“God can’t give us peace and happiness apart from Himself because there is no such thing.” – C.S. Lewis
Chaos is complete disorder and confusion
Hoarders is a TV show depicting people whose lives are defined by chaos. Their homes are chaotic from the clutter and garbage. Some people do not face hoarding, but they face other situations chaos in their lives. The chaos divorce brings when a custody battle rages over a child. The chaos alcoholism invites to rip apart relationships. The chaos of political battles, war, diseases, addictions, and other things. It is all around us. We worry about how chaos will affect our lives and those we love. It seems like there is no escape from it. Chaos seems to create the path we are to walk.
Where does Chaos come from?
Because of the Fall of Man (Genesis 3), sin has entered the world and all are affected by it (Romans 5:12). Think about divorce. Why does divorce cause so much chaos? Because divorce is bred out of the effects of sin. Why can having a child out of a married relationship cause so much chaos? Because of sin. How can an addiction cause so much chaos for an individual? Because of sin
Chaos is a result of sin. It affects us internally and externally. Think about Hoarders it clearly depicts the external effects of chaos. Internally chaos tortures our minds and puts worry, suspicion, and other thoughts that can lead to an addiction to soothe those thoughts. Yet, that addiction causes more chaos. Our choices create chaos. Think of a situation you handled in a wrong manner or did something you knew was sinful, what happened? Chaos. It plagued your mind and probably affected others.
The Origin of Order
Yet, when we see a chaotic space, for example a messy house, we are repulsed and we want to see it organized. It is because we do not like chaos. We find chaos repulsive and there is an instinct in us where we need to fix it.
This instinct for order comes from God. Genesis 1 tells us that God created the world and brought order out of chaos. He is the author of order. 1 Corinthians 14:33 says that God is not a God of disorder, but of peace. This peace is not the same as hippies smoking a joint and being cool with everything and ignoring issues. No! God is a God of peace in that he brings order. He brings structure. He is the complete opposite chaos. God does not want his world which he gave to us to be a chaotic mess because of sin. He steps in.
The Incarnation Meets Chaos
The Word became flesh and dwelt among us. We observed his glory, the glory as the one and only Son from the Father, full of grace and truth. – John 1:14
God takes on a human body. He dwells (or makes his living) among us. He doesn’t just look over humanity. No, he joins us. Jesus is the incarnate God. He lives among our chaos, and meets it head on.
In Mark 5, Jesus heads to the region known as Gerasenes. A man, possessed by demons, meets Jesus. This man’s life is riddled with chaos. Internally and externally the chaos is felt by him and the people around him. They have to chain him and put him in a cemetery. The man cuts himself with rocks. Chaos rules his life. But, in verse 15, Jesus heals the man and the people of the area see him sitting in his right mind. The chaos was gone.
In John 4, Jesus meets a Samaritan woman at a well. She has to come at noon, in the heat of the day, to draw water because of the chaos in her life. Her actions had created a social chaos for her life. She did not have a husband, and yet was living with a man. Her choices created her chaos. Yet, Jesus brings to her the Living Water which douses the fires of chaos.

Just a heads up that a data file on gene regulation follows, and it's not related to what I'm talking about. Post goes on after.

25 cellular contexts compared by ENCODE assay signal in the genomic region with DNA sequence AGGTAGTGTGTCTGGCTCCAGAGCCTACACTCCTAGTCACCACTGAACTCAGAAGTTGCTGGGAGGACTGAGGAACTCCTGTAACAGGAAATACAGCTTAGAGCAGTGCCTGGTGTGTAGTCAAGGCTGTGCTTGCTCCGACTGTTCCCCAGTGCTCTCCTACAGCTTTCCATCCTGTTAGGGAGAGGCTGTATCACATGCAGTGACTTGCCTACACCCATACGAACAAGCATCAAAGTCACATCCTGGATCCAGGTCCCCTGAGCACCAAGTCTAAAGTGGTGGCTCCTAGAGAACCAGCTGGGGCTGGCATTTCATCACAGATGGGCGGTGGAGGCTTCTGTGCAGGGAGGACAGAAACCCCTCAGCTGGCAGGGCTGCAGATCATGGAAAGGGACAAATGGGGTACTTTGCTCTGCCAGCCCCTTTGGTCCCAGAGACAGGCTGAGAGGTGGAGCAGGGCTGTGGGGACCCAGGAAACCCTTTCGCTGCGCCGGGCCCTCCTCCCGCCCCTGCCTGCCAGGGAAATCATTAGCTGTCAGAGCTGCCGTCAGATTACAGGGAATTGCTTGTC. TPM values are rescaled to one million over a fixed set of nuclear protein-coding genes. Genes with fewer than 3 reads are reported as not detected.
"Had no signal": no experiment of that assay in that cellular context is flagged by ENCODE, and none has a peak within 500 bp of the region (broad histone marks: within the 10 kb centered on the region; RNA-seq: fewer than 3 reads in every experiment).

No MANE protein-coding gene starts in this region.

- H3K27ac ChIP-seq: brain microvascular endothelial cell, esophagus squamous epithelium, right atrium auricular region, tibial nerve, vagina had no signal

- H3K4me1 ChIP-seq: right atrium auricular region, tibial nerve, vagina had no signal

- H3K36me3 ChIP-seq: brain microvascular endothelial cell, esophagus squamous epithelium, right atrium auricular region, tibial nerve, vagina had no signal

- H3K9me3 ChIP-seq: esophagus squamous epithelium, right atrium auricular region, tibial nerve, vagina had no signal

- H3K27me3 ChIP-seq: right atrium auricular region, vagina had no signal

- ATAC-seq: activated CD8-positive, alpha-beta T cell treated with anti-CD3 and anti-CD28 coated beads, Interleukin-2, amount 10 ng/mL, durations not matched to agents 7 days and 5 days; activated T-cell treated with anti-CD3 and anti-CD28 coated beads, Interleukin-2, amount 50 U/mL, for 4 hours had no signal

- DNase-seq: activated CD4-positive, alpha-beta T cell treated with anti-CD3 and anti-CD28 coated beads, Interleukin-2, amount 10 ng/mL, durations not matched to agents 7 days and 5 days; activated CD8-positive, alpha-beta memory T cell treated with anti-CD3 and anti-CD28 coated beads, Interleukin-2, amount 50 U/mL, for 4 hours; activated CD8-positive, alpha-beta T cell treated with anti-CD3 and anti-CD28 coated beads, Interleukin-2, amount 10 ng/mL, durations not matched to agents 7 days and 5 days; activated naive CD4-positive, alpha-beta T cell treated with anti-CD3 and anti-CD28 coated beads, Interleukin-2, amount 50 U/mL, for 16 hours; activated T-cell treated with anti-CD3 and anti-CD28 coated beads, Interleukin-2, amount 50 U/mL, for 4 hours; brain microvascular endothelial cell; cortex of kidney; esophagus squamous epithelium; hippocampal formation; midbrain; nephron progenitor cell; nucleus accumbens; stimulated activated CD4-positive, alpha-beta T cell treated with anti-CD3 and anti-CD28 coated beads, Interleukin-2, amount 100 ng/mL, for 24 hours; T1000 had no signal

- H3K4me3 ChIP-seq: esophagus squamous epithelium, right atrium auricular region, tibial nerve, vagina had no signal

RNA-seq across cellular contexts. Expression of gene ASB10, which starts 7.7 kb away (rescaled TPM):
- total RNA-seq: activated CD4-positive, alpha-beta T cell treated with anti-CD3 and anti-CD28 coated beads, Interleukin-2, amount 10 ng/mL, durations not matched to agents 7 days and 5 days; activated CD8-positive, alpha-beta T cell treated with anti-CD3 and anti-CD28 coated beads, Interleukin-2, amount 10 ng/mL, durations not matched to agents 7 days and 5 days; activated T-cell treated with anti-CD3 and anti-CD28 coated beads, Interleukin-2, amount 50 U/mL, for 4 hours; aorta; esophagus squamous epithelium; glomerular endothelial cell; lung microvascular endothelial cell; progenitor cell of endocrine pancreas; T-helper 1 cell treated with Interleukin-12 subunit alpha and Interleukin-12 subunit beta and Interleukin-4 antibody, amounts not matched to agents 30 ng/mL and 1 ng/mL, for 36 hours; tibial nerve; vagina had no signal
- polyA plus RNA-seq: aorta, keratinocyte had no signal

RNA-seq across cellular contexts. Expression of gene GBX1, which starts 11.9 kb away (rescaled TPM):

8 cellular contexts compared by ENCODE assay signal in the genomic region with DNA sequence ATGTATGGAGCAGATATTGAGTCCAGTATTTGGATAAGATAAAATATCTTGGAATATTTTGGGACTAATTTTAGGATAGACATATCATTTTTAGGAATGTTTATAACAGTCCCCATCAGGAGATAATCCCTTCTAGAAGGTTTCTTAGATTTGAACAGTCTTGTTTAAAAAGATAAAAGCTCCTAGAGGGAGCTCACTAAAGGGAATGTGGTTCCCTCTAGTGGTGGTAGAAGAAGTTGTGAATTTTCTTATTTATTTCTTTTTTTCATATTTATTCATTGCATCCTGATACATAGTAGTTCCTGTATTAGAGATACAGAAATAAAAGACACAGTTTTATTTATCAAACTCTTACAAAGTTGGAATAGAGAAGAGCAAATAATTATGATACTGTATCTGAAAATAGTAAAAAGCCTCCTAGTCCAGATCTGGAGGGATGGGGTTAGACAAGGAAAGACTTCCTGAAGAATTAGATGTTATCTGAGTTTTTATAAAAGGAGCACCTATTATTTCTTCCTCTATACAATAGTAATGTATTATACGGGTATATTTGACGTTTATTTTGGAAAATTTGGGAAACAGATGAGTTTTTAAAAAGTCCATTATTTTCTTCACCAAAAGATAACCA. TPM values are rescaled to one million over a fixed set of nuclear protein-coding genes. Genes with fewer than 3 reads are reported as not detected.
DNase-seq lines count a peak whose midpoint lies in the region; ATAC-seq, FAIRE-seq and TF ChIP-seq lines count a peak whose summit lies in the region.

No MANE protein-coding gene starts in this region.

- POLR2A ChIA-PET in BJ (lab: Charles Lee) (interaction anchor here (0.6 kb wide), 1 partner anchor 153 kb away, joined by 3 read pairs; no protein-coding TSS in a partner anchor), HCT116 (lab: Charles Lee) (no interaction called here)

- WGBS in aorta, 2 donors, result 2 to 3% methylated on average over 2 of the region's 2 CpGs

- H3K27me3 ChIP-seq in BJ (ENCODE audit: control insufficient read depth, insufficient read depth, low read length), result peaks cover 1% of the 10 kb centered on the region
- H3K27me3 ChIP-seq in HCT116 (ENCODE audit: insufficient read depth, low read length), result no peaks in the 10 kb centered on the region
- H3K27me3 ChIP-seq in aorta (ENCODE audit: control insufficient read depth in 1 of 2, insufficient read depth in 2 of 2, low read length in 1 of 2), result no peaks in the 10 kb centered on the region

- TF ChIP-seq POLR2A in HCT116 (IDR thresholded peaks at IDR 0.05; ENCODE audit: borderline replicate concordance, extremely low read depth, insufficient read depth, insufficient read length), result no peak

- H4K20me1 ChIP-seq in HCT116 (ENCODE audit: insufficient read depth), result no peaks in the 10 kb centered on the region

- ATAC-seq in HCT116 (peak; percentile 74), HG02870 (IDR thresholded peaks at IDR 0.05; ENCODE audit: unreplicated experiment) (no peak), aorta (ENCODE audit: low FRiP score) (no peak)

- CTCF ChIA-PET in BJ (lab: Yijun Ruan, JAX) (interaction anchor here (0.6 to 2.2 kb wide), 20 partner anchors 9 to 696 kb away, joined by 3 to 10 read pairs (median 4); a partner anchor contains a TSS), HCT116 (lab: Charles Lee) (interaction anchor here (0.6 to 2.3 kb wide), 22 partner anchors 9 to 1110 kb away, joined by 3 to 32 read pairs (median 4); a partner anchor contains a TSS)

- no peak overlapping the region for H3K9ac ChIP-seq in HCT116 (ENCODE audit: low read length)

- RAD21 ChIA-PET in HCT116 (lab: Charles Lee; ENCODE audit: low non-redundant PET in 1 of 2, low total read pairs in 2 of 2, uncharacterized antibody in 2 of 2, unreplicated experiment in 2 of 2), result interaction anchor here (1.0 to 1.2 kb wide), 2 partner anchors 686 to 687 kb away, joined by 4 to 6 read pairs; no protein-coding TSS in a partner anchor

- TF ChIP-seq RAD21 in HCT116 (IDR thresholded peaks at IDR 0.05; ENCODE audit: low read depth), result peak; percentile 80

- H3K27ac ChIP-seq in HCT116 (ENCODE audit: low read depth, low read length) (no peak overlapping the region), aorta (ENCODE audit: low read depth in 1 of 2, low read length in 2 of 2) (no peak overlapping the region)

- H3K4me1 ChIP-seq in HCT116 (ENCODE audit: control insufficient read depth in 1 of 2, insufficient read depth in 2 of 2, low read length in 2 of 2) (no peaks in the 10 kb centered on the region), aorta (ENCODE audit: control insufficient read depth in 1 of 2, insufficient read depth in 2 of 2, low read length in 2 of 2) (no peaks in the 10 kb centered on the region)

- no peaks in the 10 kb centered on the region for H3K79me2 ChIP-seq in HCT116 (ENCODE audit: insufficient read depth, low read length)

God took on flesh to conquer, not only sin, but the consequence of sin: chaos.
But, That is Not the End of the Story…
Usually, our telling of these two Bible stories ends with them being healed and restored by Jesus and that’s it. But, there is more.
In each of these accounts, Jesus not only heal and restores them, but gives them something. The man from Gerasenes and the Woman at the Well are given a new path. Instead of a path that looks like chaos, Jesus gives them a path of peace in a chaotic world. He gives them a peaceful purpose: “Go home to your own people, and report to them how much the Lord has done for you.”
They each still had to deal with the chaos of the world, but their chaos was gone. Jesus replaced it with a purpose: recount the works of God. When we remember the works of God and recount them, we see the peace of God giving us understanding. We begin to see things from God’s point of view.
“And the peace of God, which surpasses all understanding, will guard your hearts and minds in Christ Jesus.” – Philippians 4:7
Trying to control our own chaos only brings more internal chaos. God invites us to let him bring peace into our lives. When he does, he gives us a new purpose. This purpose allows us to walk a journey through the chaos of the world surrounded by the peace of God when we are focused on him.
Are things going to be calm and tranquil? No. God does not promise that. Instead, he promises internal peace that helps us understand to look at life from God’s perspective.
Paul, the apostle, experienced this. His life was far from calm and tranquil. He was whipped, imprisoned, beaten, stoned, abandoned, and shipwrecked. Yet, in Philippians 4:11, he says I have learned to be content in whatever circumstances I find myself.
Chaos surrounded him, yet Paul was able to be content and find God’s peace to correct his thinking. God took on flesh, not only to save us, but to bring order to our chaos and out of our chaos give us a purpose. It may feel like a maze at times, but we have someone guiding us each step of the way.
For we walk by faith, not by sight.– 2 Corinthians 5:7
One thought on “Christ Conquering Chaos”
Well done, clearly stated.